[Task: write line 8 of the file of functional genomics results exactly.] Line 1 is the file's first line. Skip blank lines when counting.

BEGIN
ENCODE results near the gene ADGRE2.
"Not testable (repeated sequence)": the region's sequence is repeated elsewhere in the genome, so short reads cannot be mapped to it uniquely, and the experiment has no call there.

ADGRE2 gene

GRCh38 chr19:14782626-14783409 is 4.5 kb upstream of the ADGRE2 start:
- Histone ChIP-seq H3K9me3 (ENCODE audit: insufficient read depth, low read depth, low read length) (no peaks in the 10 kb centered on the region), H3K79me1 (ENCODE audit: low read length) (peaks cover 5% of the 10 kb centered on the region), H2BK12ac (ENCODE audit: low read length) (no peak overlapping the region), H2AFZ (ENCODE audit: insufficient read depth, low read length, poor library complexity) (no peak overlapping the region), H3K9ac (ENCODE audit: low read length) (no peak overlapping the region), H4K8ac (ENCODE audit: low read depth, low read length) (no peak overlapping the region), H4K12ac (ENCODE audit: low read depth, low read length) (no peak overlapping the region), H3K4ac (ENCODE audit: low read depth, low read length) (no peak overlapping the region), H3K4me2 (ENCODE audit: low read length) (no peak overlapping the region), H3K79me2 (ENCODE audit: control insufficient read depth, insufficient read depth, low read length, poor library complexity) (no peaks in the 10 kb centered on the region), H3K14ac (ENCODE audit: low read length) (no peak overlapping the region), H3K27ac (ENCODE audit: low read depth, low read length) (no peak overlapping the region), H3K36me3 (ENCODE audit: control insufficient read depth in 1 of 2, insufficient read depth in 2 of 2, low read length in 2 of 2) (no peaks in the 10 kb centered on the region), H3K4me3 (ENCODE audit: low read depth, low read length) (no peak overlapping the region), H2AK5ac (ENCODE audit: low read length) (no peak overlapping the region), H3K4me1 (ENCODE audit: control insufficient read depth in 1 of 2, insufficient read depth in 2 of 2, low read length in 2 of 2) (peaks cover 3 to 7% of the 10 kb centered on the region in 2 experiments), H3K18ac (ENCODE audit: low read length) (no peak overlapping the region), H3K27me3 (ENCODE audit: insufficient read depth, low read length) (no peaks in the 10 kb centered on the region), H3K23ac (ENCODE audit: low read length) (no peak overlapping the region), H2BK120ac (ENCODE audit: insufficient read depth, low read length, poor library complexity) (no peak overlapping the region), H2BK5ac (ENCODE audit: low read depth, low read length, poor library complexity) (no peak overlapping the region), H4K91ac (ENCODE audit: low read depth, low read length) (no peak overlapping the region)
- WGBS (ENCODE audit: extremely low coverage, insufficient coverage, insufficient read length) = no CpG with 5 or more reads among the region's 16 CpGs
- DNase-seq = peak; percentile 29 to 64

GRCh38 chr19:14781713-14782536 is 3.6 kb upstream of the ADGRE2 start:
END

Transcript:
GRCh38 chr19:14781713-14782536 is 3.6 kb upstream of the ADGRE2 start: